Annual Events and Staff Gifts
With the Christmas festivities approaching and the dilemma for some as to whether the staff Christmas party goes ahead, here is a quick reminder of the tax rules for the current tax year.
Is a Christmas party tax exempt?
Christmas parties are not a taxable benefit on your employees providing the following conditions are met:
- It is an event that you usually hold on an annual basis
- It is open to all employees
- The cost is £150 or less per person
HMRC have confirmed that these not only apply to “in person” functions but online or virtual events too.
What is included in the £150 exemption?
The £150 limit applies to the cost of the whole event including VAT. It includes food, drink, entertainment, taxis, and accommodation.
Note, the £150 is an exemption not an allowance; if the cost per person goes over the exemption by even £1 it becomes reportable as a taxable benefit in kind!
Can my employees invite a guest?
The £150 exemption applies to directors, employees AND any member of their family and household who attend as guests.
To work out if the cost is exempt, you can take the whole cost and divide this by the total number of guests, not just your employees.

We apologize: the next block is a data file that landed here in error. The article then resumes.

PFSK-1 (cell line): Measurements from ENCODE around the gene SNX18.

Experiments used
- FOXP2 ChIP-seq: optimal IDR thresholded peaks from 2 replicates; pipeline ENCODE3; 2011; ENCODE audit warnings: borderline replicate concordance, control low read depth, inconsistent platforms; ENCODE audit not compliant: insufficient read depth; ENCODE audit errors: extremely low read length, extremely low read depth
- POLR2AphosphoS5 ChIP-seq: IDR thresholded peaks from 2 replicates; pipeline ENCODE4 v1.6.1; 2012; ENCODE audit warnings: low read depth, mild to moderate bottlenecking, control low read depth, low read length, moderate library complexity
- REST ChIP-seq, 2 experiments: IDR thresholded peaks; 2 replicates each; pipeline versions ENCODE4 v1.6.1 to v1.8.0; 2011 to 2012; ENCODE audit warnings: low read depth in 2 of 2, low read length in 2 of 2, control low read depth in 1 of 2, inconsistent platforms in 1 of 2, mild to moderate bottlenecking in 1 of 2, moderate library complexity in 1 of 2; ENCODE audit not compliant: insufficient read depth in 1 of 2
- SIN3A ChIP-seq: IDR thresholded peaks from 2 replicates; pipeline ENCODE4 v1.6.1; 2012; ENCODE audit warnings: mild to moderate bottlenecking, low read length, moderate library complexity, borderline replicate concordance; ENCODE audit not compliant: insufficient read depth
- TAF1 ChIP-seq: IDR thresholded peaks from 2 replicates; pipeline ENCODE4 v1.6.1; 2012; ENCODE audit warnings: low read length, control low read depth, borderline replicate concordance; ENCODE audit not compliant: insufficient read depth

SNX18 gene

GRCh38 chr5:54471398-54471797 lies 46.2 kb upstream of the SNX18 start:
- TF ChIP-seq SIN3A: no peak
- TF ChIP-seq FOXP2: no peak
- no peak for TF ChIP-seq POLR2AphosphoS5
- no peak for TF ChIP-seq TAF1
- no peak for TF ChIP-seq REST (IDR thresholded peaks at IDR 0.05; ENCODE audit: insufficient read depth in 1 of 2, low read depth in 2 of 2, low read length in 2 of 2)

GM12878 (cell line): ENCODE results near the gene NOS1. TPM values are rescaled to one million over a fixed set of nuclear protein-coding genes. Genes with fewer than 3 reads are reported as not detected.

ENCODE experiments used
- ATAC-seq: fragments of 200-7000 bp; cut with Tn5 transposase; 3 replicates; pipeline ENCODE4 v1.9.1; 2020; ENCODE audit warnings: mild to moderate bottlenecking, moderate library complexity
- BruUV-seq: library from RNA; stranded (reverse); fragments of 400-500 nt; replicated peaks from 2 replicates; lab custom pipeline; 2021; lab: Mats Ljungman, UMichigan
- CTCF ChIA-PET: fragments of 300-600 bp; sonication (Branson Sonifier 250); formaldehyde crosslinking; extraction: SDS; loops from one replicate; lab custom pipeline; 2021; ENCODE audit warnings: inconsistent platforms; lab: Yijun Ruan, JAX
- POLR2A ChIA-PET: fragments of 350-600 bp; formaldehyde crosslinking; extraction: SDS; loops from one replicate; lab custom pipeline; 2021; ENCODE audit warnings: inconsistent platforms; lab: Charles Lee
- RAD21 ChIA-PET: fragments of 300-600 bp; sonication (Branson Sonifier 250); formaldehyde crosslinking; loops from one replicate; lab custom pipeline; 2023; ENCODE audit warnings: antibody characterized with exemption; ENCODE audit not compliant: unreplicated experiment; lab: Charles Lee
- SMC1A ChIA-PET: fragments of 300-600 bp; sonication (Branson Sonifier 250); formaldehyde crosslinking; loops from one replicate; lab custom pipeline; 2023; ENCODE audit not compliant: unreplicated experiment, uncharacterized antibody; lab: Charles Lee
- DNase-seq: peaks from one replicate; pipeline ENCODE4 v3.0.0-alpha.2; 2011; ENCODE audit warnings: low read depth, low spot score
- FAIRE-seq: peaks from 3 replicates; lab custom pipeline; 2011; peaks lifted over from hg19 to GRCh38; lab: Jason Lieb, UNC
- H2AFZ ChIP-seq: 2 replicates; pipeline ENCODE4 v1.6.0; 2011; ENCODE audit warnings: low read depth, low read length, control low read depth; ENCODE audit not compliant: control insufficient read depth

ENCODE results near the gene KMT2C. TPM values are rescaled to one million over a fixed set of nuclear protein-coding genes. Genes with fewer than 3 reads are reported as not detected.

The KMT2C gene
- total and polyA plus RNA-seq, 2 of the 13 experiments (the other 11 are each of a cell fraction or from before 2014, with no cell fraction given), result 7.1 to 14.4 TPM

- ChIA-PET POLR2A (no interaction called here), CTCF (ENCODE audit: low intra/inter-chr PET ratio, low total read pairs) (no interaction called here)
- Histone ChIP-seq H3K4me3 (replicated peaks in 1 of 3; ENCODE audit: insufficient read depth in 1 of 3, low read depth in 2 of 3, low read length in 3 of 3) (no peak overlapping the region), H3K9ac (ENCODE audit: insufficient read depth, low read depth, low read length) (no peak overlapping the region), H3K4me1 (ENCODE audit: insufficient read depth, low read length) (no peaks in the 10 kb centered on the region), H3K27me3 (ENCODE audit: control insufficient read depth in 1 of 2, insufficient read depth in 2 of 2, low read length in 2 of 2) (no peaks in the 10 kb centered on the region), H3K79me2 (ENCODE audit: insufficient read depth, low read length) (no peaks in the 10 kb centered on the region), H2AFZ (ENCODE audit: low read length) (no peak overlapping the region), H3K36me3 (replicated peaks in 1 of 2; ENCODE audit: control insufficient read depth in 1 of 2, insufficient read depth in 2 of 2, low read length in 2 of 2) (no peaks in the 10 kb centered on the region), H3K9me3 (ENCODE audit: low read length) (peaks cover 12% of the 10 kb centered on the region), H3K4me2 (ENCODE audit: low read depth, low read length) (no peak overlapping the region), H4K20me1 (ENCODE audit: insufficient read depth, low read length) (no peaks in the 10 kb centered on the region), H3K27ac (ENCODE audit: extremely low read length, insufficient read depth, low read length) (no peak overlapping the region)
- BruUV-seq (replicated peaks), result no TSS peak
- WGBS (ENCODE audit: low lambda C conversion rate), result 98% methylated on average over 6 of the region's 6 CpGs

If I don’t provide a Christmas party, do I lose the £150 exemption?
No, HMRC allow a £150 exemption per tax year for any annual event provided it meets the conditions above. If you decide that you aren’t going to go ahead with your Christmas party then you can look to organise a different annual event for your employees, such as a summer BBQ.
Gifts for employees
Cash and vouchers
If you pay a cash bonus to your staff, this is taxable as earnings as are any vouchers that are exchangeable for cash.
Non-cash vouchers (that can be exchanged for goods and services) are a taxable benefit in kind and must be reported on a form P11d.
If you give your employee a gift that is no more than £50 it may fall under the trivial benefit rules. This means it is tax exempt providing the following conditions are met:
- Costs less than £50 including VAT
- Not be cash or a cash voucher
- Not be a reward for their work or performance
- Not be in the terms of their contract
Like with the £150 exemption, if the gift value goes above £50 then the whole gift is a taxable benefit in kind and will be reportable on a form P11d.
Christmas gifts for Clients, Customers, Suppliers and Sub Contractors
Unfortunately, gifts to all the above fall into the category of entertaining by HMRC and are not allowable for tax.
The business can still pay for these gifts, but the cost will not be deductible when your annual business tax return is prepared.
Tip – If you can incorporate some form of advertising into the gift, they become tax allowable!